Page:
"We definitely are seeing more cases of coronavirus in our hospitals than we ever had," said Dr. Hemmal Kothary, chief medical officer of Dignity Health's Central California division. Kothary oversees Memorial Hospital and both campuses of Mercy Hospital Bakersfield, which together had 260 coronavirus patients as of 10 a.m. Monday.
He said the surge, which began about two weeks ago, has put a strain on resources. Dozens of staffers have also either fallen ill or tested positive for the virus over the past week, he said.
"At one point, we had over 50 nursing staff among the three hospitals that I cover who were out," he said.
A National Guard medical team was dispatched to Memorial Hospital on Monday to help cover the staffing gaps, he said. The team had been stationed nearby at Adventist Health Bakersfield.
Local officials attribute the high case rate in part to an increase in testing. Some testing sites saw a sustained fourfold increase over the past several weeks, Michelle Corson, public relations officer for Kern County Public Health, said Friday in an email. That caused some labs to report supply shortages, which in turn delayed the turnaround time for test results, she said.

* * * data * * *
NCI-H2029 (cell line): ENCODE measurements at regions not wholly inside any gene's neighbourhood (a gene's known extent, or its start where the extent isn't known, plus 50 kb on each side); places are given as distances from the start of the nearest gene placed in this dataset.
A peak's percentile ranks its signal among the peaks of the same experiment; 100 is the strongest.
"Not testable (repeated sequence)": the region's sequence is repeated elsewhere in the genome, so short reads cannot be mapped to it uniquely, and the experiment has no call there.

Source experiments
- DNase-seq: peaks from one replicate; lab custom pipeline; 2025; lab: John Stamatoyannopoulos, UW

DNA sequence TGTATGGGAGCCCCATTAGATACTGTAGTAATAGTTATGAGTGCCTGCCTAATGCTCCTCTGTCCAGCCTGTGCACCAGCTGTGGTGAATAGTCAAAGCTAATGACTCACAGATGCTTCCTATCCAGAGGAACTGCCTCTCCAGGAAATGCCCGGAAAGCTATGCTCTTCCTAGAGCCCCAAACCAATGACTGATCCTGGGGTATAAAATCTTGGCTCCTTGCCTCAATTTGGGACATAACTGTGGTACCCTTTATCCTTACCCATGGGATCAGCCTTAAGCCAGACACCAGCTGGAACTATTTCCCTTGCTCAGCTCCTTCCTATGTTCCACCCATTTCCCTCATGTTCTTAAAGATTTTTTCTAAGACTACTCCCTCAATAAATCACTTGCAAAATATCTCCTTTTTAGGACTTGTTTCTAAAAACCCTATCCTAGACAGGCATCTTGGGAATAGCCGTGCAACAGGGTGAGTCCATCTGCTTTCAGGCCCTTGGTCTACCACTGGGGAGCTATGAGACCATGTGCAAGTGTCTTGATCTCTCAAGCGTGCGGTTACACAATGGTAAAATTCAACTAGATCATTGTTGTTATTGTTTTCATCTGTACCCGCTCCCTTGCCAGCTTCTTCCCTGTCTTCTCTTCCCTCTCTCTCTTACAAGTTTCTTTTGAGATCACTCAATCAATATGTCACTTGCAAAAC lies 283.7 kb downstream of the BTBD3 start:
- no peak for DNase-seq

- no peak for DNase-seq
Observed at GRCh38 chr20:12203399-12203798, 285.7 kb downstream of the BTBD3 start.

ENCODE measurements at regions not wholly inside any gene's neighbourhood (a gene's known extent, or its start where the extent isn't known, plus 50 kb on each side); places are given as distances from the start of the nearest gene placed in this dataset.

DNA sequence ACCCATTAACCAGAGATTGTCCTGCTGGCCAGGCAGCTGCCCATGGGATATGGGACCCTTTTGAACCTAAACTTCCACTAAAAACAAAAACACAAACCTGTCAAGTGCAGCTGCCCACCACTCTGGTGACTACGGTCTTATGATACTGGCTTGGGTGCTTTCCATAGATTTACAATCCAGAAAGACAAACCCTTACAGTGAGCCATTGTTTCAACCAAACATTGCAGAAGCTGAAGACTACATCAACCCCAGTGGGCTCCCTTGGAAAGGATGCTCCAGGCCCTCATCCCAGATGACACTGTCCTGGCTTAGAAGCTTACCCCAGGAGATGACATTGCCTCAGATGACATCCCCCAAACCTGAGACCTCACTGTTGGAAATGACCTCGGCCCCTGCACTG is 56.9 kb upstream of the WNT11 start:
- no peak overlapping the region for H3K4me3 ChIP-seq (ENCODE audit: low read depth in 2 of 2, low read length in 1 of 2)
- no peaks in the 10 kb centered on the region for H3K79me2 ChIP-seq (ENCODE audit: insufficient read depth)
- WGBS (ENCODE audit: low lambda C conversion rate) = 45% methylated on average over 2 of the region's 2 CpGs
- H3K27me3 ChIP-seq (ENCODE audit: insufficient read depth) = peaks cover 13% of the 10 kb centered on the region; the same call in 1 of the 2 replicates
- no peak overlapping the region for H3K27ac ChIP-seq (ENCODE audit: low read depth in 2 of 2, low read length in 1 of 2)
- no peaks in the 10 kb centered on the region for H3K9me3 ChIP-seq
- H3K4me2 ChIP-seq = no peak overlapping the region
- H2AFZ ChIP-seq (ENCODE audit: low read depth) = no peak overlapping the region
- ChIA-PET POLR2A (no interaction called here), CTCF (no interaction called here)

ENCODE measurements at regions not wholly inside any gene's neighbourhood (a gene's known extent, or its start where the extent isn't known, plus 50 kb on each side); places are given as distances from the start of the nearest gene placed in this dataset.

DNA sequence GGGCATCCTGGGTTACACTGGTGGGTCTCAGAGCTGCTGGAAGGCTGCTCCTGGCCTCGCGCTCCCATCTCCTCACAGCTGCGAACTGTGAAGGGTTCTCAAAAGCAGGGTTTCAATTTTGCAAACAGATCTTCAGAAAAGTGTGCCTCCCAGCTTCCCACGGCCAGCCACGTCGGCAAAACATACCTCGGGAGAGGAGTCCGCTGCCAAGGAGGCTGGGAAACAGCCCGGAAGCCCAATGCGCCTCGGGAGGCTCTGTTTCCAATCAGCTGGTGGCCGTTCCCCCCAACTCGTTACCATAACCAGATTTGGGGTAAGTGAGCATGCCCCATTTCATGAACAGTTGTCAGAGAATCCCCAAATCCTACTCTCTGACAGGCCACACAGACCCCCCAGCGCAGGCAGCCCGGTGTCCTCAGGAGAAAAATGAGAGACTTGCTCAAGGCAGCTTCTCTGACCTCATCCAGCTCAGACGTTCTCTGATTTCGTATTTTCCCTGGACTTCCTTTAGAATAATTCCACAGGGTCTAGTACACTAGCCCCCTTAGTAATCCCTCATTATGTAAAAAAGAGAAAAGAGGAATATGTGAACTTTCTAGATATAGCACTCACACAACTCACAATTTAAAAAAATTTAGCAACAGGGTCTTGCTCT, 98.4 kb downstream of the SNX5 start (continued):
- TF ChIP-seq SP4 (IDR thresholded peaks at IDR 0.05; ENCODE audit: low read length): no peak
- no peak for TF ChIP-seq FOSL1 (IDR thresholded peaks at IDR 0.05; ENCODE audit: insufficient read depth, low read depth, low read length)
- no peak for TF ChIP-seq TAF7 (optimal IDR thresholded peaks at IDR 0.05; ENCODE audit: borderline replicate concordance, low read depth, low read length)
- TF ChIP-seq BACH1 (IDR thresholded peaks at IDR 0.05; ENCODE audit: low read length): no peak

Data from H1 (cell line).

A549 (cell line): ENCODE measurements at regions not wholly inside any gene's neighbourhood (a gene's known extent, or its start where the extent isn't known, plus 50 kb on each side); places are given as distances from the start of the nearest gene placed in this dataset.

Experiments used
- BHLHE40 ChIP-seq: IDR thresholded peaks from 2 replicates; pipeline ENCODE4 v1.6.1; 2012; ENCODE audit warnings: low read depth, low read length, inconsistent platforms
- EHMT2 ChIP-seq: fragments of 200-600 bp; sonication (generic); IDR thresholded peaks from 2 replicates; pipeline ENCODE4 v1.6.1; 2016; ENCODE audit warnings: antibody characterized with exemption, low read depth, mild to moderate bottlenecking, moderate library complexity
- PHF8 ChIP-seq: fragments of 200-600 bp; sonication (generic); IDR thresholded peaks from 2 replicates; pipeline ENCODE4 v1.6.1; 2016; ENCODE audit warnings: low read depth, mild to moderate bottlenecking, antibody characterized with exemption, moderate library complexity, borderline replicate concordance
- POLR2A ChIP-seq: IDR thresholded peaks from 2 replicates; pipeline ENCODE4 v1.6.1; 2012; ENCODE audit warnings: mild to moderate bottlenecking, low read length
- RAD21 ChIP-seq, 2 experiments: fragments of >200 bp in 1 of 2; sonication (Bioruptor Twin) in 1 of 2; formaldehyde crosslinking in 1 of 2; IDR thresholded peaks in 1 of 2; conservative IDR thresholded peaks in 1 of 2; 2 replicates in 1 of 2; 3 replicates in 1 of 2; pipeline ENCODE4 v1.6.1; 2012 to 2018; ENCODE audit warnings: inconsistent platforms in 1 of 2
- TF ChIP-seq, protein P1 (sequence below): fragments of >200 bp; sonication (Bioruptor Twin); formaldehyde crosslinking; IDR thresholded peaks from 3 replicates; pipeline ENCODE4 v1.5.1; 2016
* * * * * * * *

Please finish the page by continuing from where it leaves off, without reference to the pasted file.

On Monday, an average of 24.4% of coronavirus tests over the preceding two weeks in Kern County were coming back positive, much higher than the statewide average of roughly 7%.
By Thursday, the rate was lower -- down to 17.6% in Kern County, compared to a statewide positive test rate of 6.1%.
Kothary believes the uptick could be in part linked to the Fourth of July holiday, when many people held large gatherings.
As with other Central Valley communities, Kern County has also seen a familiar dynamic play out, he said: Black and Latino residents and low-wage workers are getting infected at higher rates.
"We definitely have a higher incidence in the Black and Latino communities," he said.